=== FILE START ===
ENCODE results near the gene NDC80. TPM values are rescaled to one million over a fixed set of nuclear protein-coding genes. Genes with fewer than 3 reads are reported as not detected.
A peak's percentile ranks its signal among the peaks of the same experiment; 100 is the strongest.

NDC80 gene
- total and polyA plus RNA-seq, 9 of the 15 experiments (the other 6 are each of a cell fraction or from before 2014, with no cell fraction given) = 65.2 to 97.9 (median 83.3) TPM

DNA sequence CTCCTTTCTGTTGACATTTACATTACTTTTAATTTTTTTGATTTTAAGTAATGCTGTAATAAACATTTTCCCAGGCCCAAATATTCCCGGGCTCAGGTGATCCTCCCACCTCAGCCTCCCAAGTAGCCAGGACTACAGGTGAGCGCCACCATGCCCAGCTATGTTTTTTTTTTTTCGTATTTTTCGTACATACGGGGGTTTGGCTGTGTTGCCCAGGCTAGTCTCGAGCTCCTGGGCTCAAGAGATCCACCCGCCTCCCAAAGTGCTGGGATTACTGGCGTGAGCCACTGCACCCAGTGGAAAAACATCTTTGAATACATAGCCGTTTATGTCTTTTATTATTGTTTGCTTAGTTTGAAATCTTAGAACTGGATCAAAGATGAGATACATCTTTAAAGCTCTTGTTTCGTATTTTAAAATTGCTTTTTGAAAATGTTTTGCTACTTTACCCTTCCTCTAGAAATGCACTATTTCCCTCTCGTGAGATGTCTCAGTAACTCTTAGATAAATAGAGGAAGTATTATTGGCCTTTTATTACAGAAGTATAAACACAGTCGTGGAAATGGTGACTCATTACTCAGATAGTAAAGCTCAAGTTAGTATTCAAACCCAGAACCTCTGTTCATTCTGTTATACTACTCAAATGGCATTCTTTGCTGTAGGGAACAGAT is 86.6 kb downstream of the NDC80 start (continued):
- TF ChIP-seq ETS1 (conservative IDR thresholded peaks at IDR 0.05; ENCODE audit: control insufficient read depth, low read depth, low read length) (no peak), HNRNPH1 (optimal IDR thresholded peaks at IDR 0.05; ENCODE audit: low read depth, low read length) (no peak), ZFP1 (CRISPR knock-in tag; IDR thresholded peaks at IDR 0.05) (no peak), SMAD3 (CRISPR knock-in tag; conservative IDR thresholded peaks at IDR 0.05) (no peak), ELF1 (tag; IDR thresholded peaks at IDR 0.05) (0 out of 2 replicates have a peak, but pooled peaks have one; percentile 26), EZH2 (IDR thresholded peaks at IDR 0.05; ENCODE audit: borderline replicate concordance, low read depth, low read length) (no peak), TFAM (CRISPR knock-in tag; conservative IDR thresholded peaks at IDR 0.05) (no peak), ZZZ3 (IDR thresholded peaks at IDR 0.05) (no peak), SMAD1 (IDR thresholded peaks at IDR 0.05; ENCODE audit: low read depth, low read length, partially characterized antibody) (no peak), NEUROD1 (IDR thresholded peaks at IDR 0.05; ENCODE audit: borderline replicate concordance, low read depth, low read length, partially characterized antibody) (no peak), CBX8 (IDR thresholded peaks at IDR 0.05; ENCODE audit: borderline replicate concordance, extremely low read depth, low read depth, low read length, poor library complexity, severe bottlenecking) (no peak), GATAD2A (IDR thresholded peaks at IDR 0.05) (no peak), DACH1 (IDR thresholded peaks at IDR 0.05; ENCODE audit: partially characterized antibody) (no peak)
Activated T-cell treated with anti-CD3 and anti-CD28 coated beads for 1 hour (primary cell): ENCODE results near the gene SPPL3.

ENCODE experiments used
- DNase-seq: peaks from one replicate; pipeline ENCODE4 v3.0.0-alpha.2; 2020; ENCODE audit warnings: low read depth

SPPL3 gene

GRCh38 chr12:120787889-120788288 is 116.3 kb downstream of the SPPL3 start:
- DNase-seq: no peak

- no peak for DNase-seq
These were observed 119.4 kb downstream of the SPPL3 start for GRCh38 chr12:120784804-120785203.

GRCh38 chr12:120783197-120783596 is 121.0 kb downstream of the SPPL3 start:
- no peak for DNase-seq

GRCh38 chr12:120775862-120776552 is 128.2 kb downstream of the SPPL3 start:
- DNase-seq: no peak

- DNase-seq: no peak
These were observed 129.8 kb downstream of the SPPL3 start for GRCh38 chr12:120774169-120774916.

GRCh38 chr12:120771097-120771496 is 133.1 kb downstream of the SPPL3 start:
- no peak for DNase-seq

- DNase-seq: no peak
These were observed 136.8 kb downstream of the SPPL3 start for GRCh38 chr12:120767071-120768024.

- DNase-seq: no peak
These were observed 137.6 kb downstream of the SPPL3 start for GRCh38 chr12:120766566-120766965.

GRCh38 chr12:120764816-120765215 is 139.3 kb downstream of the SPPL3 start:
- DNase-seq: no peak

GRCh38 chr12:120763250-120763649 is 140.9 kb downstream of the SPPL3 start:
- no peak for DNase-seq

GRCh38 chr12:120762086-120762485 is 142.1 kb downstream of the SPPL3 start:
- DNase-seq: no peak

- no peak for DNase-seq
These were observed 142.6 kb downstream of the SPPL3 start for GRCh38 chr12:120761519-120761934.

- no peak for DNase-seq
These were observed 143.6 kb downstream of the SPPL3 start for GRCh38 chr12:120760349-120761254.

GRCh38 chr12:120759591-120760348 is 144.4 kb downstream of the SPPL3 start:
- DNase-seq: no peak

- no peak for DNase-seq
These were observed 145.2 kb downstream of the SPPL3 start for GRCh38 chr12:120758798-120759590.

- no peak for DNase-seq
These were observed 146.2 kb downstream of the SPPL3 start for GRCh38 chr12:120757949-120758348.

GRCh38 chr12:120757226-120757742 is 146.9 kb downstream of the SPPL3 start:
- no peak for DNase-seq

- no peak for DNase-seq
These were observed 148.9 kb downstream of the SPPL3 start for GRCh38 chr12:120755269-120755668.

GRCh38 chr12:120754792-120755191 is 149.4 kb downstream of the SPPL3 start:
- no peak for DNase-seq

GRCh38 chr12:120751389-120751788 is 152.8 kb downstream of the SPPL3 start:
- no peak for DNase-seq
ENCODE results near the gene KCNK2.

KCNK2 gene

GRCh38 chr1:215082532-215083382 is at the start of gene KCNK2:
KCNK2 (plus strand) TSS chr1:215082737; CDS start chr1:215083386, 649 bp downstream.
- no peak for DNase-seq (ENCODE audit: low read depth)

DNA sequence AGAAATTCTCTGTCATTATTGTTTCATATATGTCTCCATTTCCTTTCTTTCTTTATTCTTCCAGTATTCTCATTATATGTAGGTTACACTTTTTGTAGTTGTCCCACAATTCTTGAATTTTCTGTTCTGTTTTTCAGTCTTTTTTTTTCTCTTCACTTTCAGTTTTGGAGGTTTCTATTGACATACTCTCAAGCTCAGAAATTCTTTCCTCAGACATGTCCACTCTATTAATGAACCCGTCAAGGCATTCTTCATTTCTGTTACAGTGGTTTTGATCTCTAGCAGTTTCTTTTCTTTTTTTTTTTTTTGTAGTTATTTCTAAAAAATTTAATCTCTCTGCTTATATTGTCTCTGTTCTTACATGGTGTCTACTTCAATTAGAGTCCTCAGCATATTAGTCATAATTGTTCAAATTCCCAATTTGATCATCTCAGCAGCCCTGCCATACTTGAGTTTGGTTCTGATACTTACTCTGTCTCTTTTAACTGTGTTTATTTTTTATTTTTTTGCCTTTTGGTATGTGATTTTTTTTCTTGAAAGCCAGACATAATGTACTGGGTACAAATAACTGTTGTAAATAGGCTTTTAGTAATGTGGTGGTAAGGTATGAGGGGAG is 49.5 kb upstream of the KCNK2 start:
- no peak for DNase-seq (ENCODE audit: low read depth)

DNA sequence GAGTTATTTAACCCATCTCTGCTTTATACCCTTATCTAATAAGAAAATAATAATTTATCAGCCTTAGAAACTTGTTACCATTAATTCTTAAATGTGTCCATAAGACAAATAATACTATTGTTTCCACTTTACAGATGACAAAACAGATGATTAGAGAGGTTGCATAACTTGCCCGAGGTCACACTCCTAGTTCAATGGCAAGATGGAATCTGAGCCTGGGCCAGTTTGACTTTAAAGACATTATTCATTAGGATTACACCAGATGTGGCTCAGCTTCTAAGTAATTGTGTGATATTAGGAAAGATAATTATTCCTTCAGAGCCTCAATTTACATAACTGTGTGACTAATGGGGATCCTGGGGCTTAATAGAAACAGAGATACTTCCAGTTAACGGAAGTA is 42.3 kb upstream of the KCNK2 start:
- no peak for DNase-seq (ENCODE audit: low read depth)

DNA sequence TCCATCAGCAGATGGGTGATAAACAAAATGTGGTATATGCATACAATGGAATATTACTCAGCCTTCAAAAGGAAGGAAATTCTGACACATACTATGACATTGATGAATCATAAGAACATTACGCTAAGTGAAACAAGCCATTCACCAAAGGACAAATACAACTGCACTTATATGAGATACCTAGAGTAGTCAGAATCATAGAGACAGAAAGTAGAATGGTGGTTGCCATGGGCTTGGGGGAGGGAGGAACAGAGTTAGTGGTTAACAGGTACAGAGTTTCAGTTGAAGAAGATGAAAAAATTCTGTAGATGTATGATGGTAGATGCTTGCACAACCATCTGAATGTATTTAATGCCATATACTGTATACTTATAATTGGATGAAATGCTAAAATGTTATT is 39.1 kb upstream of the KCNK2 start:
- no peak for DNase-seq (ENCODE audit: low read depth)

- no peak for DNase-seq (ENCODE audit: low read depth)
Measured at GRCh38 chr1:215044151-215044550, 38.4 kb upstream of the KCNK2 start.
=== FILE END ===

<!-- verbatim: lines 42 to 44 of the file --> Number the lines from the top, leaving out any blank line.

These were observed 146.2 kb downstream of the SPPL3 start for GRCh38 chr12:120757949-120758348.

GRCh38 chr12:120757226-120757742 is 146.9 kb downstream of the SPPL3 start:
- no peak for DNase-seq